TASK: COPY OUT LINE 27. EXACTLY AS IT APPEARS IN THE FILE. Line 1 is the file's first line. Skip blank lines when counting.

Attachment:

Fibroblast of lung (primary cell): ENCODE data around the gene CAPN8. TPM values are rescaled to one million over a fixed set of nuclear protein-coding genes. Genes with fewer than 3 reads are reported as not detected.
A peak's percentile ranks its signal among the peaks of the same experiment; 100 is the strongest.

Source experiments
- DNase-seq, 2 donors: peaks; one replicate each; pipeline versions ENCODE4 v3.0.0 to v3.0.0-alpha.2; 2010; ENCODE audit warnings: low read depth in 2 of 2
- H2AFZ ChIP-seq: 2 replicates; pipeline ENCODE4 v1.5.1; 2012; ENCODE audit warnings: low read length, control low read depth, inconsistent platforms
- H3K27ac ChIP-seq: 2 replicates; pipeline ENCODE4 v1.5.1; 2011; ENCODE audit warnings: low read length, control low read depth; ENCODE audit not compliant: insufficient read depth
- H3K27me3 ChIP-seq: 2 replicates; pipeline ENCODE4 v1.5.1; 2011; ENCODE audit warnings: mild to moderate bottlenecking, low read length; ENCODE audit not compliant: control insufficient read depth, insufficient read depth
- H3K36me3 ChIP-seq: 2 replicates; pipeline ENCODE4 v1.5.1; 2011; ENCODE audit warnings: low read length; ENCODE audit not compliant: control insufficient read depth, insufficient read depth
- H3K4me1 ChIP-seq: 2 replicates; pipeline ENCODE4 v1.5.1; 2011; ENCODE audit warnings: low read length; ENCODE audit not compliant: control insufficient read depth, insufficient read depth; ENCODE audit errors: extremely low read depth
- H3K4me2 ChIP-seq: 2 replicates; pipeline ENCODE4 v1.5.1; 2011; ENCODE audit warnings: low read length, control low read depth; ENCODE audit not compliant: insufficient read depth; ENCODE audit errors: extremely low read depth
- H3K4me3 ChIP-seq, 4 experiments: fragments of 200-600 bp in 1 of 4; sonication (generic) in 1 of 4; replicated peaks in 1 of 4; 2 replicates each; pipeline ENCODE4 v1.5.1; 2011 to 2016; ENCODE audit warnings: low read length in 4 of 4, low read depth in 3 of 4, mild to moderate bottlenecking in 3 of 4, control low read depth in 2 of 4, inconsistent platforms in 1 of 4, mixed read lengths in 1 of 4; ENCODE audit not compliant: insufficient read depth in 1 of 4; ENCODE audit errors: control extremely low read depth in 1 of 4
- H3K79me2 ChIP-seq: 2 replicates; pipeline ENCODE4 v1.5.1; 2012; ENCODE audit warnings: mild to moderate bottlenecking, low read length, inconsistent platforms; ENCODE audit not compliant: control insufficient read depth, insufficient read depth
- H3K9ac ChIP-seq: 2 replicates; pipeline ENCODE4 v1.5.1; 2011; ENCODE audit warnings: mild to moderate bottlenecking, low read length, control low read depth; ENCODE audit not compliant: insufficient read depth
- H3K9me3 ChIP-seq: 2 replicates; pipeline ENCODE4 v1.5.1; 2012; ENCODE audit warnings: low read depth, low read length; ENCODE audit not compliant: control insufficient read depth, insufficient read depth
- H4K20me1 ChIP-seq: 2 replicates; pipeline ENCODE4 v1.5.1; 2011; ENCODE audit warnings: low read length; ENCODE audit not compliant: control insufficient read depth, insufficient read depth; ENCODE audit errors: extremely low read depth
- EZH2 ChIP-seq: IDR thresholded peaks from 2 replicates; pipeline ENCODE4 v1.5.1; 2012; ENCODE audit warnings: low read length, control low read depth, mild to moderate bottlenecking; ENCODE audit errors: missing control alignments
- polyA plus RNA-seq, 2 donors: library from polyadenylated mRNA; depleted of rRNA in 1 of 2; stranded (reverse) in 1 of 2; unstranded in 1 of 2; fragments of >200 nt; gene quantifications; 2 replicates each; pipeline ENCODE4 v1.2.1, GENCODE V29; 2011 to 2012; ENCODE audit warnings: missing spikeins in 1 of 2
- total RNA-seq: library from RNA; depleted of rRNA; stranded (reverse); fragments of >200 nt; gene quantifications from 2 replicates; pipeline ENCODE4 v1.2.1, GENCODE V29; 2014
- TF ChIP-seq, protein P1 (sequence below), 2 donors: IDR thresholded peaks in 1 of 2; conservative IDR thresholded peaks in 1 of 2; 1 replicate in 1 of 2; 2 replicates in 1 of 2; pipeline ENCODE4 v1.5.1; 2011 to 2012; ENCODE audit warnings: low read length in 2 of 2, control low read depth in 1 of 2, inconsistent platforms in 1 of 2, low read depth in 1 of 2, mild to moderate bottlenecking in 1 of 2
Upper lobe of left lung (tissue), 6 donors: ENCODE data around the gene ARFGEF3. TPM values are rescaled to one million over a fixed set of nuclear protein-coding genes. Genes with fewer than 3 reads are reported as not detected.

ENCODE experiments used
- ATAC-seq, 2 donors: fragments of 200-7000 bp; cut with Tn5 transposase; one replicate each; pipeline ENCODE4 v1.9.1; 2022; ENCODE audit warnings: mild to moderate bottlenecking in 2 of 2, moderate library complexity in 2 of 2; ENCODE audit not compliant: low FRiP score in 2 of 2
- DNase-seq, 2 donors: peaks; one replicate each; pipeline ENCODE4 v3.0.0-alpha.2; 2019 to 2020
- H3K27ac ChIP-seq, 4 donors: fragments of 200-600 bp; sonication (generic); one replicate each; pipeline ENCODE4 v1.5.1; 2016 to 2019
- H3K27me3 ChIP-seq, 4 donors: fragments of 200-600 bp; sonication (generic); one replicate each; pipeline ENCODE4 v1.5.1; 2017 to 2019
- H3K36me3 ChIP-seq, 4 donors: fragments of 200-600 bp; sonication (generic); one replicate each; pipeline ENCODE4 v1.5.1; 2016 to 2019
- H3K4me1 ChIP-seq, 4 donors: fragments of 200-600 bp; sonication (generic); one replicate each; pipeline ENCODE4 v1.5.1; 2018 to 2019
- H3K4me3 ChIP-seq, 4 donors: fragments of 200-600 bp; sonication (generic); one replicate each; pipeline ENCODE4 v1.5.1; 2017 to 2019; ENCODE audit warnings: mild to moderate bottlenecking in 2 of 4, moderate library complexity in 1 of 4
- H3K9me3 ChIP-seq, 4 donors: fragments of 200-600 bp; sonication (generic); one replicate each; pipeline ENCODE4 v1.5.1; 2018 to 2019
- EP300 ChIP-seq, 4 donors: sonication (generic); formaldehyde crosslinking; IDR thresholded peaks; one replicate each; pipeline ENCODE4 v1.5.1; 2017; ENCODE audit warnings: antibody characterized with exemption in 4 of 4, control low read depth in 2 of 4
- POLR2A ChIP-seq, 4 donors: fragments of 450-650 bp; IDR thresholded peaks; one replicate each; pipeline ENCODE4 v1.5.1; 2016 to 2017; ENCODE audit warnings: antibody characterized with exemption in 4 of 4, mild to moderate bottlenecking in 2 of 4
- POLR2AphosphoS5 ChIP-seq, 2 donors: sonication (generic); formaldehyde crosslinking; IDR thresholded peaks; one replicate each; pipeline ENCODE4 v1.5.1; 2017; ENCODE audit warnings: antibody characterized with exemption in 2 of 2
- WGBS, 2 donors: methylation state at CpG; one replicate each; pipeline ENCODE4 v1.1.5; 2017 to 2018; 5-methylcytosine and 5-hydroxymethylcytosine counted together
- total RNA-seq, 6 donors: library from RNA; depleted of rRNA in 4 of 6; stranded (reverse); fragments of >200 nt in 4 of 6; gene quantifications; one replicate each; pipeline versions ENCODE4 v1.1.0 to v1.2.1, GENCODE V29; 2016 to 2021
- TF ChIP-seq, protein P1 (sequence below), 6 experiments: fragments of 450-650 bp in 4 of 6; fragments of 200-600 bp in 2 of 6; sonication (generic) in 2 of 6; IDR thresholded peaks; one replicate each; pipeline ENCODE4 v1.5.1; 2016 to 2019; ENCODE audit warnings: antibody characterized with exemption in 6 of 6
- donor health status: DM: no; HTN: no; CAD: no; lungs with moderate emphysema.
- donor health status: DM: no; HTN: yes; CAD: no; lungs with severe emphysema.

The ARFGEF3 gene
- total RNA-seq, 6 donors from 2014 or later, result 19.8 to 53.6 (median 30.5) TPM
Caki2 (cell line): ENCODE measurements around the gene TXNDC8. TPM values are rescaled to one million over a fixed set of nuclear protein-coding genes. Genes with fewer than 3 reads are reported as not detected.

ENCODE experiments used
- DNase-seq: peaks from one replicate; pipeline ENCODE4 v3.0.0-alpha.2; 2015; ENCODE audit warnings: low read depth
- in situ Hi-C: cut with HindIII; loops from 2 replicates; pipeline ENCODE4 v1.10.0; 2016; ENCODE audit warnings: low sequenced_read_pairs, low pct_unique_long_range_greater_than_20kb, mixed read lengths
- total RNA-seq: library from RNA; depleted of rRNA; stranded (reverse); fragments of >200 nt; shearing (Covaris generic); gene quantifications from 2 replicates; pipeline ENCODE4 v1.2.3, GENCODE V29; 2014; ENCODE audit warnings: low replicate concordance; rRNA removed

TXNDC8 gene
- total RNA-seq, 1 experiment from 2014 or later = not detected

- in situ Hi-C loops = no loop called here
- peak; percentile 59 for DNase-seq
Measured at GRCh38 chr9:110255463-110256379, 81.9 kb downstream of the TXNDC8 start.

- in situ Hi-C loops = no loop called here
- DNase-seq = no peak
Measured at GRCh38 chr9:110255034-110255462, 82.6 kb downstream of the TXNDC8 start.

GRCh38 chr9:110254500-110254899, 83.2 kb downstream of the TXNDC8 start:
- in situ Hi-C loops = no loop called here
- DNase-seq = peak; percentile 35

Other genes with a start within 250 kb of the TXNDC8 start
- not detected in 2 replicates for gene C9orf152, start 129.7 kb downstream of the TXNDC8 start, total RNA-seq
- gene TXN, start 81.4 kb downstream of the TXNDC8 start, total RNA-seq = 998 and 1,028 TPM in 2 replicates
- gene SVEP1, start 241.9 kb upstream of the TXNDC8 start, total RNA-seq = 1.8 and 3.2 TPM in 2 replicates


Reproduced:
- H3K4me1 ChIP-seq, 4 donors: fragments of 200-600 bp; sonication (generic); one replicate each; pipeline ENCODE4 v1.5.1; 2018 to 2019